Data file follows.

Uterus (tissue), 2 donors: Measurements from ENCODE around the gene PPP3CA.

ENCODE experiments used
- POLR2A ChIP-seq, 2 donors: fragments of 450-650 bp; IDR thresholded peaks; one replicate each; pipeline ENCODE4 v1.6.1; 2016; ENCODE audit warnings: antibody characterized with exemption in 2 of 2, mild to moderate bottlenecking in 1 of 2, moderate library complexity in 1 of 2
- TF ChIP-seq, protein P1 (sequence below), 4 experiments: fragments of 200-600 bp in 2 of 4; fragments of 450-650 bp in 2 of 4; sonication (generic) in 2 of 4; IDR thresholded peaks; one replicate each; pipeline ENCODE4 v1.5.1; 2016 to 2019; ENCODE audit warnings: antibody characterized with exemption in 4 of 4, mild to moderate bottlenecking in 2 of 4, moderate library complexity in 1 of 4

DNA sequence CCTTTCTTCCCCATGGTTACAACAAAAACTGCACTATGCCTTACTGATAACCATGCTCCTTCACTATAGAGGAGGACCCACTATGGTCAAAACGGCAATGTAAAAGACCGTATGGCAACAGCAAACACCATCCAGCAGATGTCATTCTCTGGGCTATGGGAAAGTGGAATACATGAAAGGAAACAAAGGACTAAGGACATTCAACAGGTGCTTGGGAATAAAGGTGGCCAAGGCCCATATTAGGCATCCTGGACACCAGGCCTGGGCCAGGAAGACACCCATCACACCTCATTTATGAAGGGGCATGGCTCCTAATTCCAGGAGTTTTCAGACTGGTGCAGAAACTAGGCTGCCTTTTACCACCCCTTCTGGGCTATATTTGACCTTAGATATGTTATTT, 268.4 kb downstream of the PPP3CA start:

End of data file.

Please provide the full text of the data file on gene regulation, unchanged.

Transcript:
Uterus (tissue), 2 donors: Measurements from ENCODE around the gene PPP3CA.

ENCODE experiments used
- POLR2A ChIP-seq, 2 donors: fragments of 450-650 bp; IDR thresholded peaks; one replicate each; pipeline ENCODE4 v1.6.1; 2016; ENCODE audit warnings: antibody characterized with exemption in 2 of 2, mild to moderate bottlenecking in 1 of 2, moderate library complexity in 1 of 2
- TF ChIP-seq, protein P1 (sequence below), 4 experiments: fragments of 200-600 bp in 2 of 4; fragments of 450-650 bp in 2 of 4; sonication (generic) in 2 of 4; IDR thresholded peaks; one replicate each; pipeline ENCODE4 v1.5.1; 2016 to 2019; ENCODE audit warnings: antibody characterized with exemption in 4 of 4, mild to moderate bottlenecking in 2 of 4, moderate library complexity in 1 of 4

DNA sequence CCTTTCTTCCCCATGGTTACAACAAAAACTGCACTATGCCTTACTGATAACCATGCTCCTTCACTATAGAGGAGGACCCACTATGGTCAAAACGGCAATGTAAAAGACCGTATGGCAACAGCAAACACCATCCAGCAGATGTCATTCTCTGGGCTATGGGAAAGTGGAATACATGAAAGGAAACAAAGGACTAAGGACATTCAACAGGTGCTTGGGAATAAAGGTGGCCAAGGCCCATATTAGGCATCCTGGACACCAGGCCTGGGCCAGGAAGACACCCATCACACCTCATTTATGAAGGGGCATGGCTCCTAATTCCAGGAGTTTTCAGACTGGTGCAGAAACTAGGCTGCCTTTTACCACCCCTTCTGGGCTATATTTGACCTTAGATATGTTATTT, 268.4 kb downstream of the PPP3CA start: